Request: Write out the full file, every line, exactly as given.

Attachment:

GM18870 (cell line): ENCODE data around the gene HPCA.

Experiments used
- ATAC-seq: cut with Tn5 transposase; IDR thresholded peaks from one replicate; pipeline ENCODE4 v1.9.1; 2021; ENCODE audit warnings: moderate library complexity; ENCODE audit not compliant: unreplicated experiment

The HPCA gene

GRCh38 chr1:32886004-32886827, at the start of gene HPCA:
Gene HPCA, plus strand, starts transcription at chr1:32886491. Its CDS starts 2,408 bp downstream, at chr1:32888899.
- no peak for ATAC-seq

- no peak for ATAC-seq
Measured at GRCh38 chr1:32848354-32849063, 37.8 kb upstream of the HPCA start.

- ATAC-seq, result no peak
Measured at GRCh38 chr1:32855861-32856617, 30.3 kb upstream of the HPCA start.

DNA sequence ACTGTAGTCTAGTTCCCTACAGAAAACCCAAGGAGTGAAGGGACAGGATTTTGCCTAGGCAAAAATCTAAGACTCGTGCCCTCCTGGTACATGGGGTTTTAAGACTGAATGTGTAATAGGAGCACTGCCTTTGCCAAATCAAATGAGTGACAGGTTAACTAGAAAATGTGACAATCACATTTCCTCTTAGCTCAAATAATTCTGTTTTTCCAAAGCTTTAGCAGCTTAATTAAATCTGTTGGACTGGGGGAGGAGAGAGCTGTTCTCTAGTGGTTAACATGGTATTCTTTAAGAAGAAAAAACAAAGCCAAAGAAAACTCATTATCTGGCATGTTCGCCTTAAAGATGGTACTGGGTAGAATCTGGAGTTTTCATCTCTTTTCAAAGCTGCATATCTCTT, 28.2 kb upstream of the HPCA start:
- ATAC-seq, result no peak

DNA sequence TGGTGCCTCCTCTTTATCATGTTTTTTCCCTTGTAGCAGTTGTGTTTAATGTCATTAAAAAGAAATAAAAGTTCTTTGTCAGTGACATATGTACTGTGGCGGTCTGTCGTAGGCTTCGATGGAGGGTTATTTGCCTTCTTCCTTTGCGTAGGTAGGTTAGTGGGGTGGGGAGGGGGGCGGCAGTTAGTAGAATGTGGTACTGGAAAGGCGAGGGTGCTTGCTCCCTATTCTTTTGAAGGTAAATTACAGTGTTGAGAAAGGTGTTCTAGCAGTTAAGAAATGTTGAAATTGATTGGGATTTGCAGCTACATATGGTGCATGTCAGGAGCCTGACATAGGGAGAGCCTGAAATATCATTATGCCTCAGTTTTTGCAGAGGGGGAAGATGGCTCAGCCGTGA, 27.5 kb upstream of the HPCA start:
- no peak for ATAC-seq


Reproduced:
GM18870 (cell line): ENCODE data around the gene HPCA.

Experiments used
- ATAC-seq: cut with Tn5 transposase; IDR thresholded peaks from one replicate; pipeline ENCODE4 v1.9.1; 2021; ENCODE audit warnings: moderate library complexity; ENCODE audit not compliant: unreplicated experiment

The HPCA gene

GRCh38 chr1:32886004-32886827, at the start of gene HPCA:
Gene HPCA, plus strand, starts transcription at chr1:32886491. Its CDS starts 2,408 bp downstream, at chr1:32888899.
- no peak for ATAC-seq

- no peak for ATAC-seq
Measured at GRCh38 chr1:32848354-32849063, 37.8 kb upstream of the HPCA start.

- ATAC-seq, result no peak
Measured at GRCh38 chr1:32855861-32856617, 30.3 kb upstream of the HPCA start.

DNA sequence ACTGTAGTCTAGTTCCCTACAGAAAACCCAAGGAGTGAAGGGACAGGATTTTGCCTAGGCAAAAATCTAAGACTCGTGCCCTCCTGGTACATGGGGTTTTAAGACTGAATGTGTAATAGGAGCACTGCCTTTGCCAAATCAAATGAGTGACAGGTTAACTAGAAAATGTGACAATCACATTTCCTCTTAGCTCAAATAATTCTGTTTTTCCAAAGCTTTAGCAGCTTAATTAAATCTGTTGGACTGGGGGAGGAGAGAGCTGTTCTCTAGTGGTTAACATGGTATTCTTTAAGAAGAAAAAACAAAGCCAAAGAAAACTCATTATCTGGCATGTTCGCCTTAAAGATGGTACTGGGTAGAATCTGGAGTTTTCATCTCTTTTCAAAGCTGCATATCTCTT, 28.2 kb upstream of the HPCA start:
- ATAC-seq, result no peak

DNA sequence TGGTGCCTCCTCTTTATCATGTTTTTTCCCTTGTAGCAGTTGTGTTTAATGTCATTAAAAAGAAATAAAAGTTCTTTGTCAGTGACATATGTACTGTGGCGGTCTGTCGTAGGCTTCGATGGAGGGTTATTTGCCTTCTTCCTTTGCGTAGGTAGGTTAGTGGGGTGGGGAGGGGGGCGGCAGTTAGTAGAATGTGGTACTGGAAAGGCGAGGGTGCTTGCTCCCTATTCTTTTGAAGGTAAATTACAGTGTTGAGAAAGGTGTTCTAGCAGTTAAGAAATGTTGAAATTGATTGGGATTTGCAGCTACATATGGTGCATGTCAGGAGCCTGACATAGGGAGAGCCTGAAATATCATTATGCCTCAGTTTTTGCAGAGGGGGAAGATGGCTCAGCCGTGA, 27.5 kb upstream of the HPCA start:
- no peak for ATAC-seq